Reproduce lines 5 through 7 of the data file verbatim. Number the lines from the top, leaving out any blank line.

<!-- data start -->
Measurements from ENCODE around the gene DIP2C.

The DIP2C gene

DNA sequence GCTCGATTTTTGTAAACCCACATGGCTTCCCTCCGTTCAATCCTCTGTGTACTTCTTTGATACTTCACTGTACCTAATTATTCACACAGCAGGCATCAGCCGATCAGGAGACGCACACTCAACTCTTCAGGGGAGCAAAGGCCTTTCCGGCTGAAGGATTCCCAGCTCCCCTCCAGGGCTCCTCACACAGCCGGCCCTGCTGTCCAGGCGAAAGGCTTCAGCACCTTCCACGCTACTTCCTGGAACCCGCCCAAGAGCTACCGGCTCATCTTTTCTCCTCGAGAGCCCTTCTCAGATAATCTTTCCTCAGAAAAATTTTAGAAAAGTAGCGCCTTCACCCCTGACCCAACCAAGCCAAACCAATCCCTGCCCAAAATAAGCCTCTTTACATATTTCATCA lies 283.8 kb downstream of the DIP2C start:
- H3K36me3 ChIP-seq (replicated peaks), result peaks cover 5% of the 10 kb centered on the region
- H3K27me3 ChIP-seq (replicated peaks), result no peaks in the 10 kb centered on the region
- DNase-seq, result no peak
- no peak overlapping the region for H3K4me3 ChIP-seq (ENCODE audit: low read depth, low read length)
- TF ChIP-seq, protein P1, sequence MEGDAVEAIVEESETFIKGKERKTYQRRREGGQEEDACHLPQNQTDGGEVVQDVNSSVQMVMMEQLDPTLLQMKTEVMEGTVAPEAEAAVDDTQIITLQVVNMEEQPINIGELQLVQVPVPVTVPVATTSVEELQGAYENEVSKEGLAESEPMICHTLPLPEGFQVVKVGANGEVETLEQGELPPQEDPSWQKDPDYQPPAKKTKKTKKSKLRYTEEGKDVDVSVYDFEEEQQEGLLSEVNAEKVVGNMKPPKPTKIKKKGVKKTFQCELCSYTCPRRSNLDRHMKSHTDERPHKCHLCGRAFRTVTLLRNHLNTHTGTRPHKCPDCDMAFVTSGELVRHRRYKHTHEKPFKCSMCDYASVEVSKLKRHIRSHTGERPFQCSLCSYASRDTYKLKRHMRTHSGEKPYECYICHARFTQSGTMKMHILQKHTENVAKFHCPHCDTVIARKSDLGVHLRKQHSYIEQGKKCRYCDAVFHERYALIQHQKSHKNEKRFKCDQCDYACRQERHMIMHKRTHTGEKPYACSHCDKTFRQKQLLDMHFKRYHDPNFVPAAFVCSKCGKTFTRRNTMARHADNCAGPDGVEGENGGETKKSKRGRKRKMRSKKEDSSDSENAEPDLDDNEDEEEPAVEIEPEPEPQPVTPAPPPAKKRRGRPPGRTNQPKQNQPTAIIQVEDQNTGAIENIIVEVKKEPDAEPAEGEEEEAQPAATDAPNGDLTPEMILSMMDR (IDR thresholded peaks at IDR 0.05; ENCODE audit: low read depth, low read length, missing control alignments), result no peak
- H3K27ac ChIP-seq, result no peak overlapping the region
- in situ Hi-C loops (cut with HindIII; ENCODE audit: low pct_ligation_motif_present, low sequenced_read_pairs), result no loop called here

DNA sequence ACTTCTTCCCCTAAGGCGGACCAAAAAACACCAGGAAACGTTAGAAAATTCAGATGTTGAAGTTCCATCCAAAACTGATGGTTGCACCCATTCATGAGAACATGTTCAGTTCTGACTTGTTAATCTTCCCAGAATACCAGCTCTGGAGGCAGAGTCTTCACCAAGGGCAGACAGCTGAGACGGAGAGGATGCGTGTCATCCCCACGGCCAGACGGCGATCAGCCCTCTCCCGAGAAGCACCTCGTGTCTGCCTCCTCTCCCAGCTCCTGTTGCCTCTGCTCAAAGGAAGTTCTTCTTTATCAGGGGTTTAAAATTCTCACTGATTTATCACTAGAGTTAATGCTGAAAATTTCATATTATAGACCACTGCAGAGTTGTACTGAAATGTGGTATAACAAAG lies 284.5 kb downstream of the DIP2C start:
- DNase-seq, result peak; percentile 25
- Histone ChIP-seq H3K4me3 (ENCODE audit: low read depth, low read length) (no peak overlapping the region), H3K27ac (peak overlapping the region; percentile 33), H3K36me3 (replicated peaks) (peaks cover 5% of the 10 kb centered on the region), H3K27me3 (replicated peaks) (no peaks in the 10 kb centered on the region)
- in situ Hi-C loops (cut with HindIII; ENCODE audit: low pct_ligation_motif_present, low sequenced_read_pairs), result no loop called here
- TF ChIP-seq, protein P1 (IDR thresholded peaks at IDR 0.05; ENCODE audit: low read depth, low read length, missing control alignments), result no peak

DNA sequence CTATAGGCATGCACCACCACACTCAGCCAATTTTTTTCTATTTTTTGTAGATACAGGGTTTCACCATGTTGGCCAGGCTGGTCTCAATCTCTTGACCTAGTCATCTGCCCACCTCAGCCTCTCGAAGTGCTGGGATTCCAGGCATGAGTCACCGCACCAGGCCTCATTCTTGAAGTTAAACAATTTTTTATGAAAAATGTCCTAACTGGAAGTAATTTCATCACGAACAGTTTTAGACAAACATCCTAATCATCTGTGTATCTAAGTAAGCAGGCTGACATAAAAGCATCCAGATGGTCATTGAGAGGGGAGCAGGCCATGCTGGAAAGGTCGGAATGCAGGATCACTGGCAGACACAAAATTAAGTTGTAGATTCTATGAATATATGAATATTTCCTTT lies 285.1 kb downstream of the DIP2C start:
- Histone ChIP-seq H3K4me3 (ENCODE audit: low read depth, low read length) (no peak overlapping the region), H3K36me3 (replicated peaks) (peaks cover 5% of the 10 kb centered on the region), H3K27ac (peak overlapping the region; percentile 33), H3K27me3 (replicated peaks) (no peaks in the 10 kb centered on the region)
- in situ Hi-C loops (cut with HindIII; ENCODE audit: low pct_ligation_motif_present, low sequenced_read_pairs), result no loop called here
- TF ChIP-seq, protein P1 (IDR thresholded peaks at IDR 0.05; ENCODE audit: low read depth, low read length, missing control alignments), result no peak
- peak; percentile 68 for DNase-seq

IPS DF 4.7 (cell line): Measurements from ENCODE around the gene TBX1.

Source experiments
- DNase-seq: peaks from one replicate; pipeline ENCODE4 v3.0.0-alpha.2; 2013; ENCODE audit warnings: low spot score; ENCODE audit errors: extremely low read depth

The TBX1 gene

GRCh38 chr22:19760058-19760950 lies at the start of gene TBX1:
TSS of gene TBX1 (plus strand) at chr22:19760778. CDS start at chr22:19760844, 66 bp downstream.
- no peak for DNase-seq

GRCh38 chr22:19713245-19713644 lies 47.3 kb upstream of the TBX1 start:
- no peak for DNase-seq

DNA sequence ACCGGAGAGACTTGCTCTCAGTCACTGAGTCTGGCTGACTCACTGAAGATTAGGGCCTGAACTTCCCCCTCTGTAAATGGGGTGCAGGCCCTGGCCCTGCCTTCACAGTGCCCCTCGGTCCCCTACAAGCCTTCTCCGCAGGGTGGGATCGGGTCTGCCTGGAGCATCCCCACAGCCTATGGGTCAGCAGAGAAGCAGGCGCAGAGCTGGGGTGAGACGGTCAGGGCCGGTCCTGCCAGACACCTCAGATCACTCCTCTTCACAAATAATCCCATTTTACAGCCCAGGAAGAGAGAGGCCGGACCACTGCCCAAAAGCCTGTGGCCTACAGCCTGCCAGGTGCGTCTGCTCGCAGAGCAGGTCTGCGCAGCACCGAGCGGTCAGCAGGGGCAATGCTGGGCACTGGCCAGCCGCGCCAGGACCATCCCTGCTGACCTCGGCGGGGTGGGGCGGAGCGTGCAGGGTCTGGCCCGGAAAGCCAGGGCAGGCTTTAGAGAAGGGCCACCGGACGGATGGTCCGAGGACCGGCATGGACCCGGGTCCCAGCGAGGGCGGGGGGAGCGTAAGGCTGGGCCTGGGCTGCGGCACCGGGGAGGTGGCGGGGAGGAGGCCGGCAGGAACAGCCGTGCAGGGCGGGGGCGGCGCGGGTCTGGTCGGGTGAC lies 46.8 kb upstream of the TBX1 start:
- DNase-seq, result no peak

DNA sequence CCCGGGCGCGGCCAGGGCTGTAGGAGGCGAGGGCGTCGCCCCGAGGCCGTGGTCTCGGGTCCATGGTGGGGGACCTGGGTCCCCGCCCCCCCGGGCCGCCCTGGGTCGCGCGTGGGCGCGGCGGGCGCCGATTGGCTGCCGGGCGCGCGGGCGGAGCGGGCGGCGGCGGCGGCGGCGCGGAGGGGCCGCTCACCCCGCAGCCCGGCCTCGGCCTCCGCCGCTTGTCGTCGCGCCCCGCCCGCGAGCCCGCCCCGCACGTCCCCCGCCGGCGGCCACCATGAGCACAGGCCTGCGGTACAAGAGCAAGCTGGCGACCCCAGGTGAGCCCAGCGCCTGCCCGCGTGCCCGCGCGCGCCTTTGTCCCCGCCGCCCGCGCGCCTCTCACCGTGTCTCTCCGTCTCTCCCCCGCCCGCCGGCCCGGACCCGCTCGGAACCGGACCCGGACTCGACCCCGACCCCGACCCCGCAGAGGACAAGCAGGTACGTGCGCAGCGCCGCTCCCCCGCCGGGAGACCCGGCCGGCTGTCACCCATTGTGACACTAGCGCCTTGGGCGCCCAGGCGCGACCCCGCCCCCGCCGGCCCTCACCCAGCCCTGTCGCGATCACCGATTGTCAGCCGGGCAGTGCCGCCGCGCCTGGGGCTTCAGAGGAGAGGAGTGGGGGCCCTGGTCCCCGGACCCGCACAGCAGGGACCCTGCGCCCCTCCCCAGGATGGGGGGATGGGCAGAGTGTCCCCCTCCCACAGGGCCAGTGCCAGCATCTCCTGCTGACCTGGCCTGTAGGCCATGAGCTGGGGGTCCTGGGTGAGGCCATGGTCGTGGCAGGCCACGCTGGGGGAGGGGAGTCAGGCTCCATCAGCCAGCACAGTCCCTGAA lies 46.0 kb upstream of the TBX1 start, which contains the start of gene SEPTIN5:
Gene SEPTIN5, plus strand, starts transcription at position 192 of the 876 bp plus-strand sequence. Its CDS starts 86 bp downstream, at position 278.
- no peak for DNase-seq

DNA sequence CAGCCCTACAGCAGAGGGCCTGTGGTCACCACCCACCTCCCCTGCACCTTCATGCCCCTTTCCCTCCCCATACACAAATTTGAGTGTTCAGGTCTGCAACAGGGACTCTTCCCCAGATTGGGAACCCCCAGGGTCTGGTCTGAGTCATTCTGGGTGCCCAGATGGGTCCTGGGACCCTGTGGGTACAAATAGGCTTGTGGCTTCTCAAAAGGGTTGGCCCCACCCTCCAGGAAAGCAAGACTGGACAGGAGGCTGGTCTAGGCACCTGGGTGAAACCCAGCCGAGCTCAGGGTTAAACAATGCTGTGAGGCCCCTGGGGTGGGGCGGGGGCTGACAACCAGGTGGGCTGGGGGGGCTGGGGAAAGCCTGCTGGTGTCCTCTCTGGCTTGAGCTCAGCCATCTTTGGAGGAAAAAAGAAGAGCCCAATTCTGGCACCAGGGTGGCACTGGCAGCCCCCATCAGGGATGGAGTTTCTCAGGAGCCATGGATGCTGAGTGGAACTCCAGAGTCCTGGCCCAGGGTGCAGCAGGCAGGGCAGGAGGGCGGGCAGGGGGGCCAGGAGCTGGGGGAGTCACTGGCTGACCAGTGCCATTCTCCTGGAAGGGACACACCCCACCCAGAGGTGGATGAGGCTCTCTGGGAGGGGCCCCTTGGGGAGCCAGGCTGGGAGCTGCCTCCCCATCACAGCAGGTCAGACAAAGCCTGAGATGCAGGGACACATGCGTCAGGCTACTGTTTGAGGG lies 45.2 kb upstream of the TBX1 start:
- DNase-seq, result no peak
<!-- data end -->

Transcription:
- H3K27me3 ChIP-seq (replicated peaks), result no peaks in the 10 kb centered on the region
- DNase-seq, result no peak
- no peak overlapping the region for H3K4me3 ChIP-seq (ENCODE audit: low read depth, low read length)